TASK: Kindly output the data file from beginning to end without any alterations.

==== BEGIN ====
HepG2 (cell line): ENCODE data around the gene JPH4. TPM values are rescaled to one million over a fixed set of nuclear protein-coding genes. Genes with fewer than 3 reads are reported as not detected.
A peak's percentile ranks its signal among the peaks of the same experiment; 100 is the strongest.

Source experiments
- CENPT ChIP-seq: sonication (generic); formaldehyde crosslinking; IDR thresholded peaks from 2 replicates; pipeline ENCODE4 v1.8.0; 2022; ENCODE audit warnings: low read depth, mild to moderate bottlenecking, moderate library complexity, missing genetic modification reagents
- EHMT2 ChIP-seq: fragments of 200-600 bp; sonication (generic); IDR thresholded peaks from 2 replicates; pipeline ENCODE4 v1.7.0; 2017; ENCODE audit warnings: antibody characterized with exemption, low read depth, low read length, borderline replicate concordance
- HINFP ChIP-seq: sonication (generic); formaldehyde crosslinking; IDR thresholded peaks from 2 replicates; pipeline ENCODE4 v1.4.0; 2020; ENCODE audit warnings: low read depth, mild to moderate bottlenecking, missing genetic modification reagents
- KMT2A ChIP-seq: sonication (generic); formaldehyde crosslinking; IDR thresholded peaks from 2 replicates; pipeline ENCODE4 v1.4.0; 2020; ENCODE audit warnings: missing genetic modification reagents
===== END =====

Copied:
HepG2 (cell line): ENCODE data around the gene JPH4. TPM values are rescaled to one million over a fixed set of nuclear protein-coding genes. Genes with fewer than 3 reads are reported as not detected.
A peak's percentile ranks its signal among the peaks of the same experiment; 100 is the strongest.

Source experiments
- CENPT ChIP-seq: sonication (generic); formaldehyde crosslinking; IDR thresholded peaks from 2 replicates; pipeline ENCODE4 v1.8.0; 2022; ENCODE audit warnings: low read depth, mild to moderate bottlenecking, moderate library complexity, missing genetic modification reagents
- EHMT2 ChIP-seq: fragments of 200-600 bp; sonication (generic); IDR thresholded peaks from 2 replicates; pipeline ENCODE4 v1.7.0; 2017; ENCODE audit warnings: antibody characterized with exemption, low read depth, low read length, borderline replicate concordance
- HINFP ChIP-seq: sonication (generic); formaldehyde crosslinking; IDR thresholded peaks from 2 replicates; pipeline ENCODE4 v1.4.0; 2020; ENCODE audit warnings: low read depth, mild to moderate bottlenecking, missing genetic modification reagents
- KMT2A ChIP-seq: sonication (generic); formaldehyde crosslinking; IDR thresholded peaks from 2 replicates; pipeline ENCODE4 v1.4.0; 2020; ENCODE audit warnings: missing genetic modification reagents